Weeks after eating away at Palm Beach County's coastline, Hurricane Sandy on Tuesday took a $1.5 million bite out of local taxpayers' money.
The County Commission approved spending the money on proposed erosion fixes needed for beach parks and other shoreline areas and facilities suffering from storm erosion.
While Sandy didn't come ashore in South Florida, it churned up the ocean and eroded miles of county beaches. The storm and big waves that followed washed away sand, broke through dunes, toppled lifeguard stands, cracked sidewalks and damaged boardwalks that lead to beaches.
The use of emergency funds approved Tuesday will help replace protective beach dunes and rock barriers and start fixing public access areas at county beach parks and other facilities.
The goal is to restore waterfront attractions relied on for tourism and protect battered beach parks from further erosion.
"We have to do this," Commissioner Priscilla Taylor said. "It is necessary."
This initial influx of money is aimed at addressing the most immediate erosion damage and more help is needed, according to county officials. The county estimates that Sandy caused about $20 million worth of damage to public beaches stretching from Juno Beach to Boca Raton.
Jupiter Beach Park and Carlin Park in Jupiter are slated to get new boardwalks and lifeguard towers. Dubois Park needs a new rock barrier and repairs to the damaged snorkeling lagoon. Coral Cove Park in Tequesta needs to have damaged dunes reinforced.
Plans also call for fixing erosion-fighting rock barriers on the popular boater destination, Peanut Island.
The South Lake Worth Inlet requires immediate repairs to restore public access and protect against additional erosion threats, according to the county. That includes repairs to the sand transfer plant and jetty.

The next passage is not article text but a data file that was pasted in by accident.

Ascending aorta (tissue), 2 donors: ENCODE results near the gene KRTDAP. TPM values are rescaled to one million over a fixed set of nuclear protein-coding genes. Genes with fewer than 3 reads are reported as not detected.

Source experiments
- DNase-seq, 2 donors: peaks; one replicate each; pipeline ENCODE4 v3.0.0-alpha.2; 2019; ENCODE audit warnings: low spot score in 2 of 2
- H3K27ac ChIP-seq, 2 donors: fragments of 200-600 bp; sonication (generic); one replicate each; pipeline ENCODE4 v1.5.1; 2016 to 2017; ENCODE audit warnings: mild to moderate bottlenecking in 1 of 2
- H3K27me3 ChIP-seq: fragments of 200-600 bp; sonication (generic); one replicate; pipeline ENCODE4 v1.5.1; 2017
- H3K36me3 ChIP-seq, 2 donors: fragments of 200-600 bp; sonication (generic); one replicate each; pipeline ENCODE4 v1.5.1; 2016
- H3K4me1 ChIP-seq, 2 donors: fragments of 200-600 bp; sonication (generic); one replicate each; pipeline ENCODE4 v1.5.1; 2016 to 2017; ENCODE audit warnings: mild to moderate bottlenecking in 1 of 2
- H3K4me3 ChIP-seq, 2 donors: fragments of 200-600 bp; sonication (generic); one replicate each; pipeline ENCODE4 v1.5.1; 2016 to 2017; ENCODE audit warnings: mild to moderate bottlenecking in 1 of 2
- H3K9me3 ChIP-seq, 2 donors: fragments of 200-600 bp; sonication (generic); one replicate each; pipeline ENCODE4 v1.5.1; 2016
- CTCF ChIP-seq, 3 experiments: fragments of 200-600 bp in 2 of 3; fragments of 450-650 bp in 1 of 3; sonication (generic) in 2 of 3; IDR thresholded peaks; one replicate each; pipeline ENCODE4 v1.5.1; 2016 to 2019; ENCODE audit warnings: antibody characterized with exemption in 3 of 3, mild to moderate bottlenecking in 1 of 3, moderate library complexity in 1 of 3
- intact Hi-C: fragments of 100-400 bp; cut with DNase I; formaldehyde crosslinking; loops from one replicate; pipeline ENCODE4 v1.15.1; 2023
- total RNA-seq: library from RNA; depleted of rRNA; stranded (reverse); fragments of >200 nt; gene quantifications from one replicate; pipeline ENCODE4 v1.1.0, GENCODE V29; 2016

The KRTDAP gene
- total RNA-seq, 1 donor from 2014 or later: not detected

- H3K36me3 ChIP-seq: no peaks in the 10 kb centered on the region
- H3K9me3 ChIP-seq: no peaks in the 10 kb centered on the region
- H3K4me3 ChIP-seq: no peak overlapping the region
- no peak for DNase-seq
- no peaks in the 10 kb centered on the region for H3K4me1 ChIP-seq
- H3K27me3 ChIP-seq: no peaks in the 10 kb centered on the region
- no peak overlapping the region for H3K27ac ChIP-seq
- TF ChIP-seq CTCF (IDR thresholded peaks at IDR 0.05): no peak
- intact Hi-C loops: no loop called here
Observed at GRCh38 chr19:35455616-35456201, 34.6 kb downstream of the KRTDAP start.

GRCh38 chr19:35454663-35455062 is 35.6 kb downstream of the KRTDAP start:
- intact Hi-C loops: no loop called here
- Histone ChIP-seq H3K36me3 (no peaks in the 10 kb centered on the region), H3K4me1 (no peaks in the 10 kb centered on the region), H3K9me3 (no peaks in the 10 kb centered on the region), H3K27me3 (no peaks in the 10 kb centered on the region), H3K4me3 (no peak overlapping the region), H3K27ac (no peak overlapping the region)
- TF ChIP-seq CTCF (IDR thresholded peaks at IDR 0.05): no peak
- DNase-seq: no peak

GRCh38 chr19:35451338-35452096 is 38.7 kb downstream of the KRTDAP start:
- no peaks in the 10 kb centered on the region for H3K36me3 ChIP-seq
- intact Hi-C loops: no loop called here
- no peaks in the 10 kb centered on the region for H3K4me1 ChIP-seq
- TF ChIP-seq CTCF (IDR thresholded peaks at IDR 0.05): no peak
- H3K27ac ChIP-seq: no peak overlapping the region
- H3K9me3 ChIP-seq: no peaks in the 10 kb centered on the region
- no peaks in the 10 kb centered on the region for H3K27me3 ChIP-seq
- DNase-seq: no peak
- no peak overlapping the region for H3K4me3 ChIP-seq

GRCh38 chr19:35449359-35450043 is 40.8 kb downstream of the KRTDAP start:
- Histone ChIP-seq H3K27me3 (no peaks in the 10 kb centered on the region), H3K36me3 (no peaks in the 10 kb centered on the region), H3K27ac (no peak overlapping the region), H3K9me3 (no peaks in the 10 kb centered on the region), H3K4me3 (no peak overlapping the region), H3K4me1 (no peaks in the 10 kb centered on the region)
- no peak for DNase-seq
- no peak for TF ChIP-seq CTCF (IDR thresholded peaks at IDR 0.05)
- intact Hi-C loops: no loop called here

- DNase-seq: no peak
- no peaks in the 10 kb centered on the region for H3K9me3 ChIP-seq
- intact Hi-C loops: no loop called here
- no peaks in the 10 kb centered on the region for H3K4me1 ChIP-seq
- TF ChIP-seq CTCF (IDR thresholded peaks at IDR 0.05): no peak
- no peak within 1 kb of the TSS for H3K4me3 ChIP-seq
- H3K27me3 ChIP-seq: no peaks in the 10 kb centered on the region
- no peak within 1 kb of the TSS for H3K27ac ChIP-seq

So far, the federal government has been unwilling to help pay for fixing Florida storm damage left in Sandy's wake.
The Federal Emergency Management Agency rejected Florida's request for $67.2 million in disaster aid for Sandy's erosion. FEMA determined that Florida's storm damage wasn't severe enough to trigger federal help.
State officials are planning to appeal FEMA's decision.
If successful, some of the nearly $1.5 million in local money approved Tuesday for erosion fixes could be reimbursed by the federal government, said Daniel Bates, Palm Beach County's deputy director of Environmental Resources Management.
Florida this year was also initially rejected FEMA funding after Tropical Storm Isaac, only to end up getting federal relief after trying again.
County Commission Chairman Steven Abrams joked that the timing — after the presidential election — of Florida's new push for more FEMA money didn't help efforts.
"Unfortunately the request came after Nov. 6," Abrams said.
Copyright 2012 Scripps Media, Inc. All rights reserved. This material may not be published, broadcast, rewritten, or redistributed.
Latest Local News Stories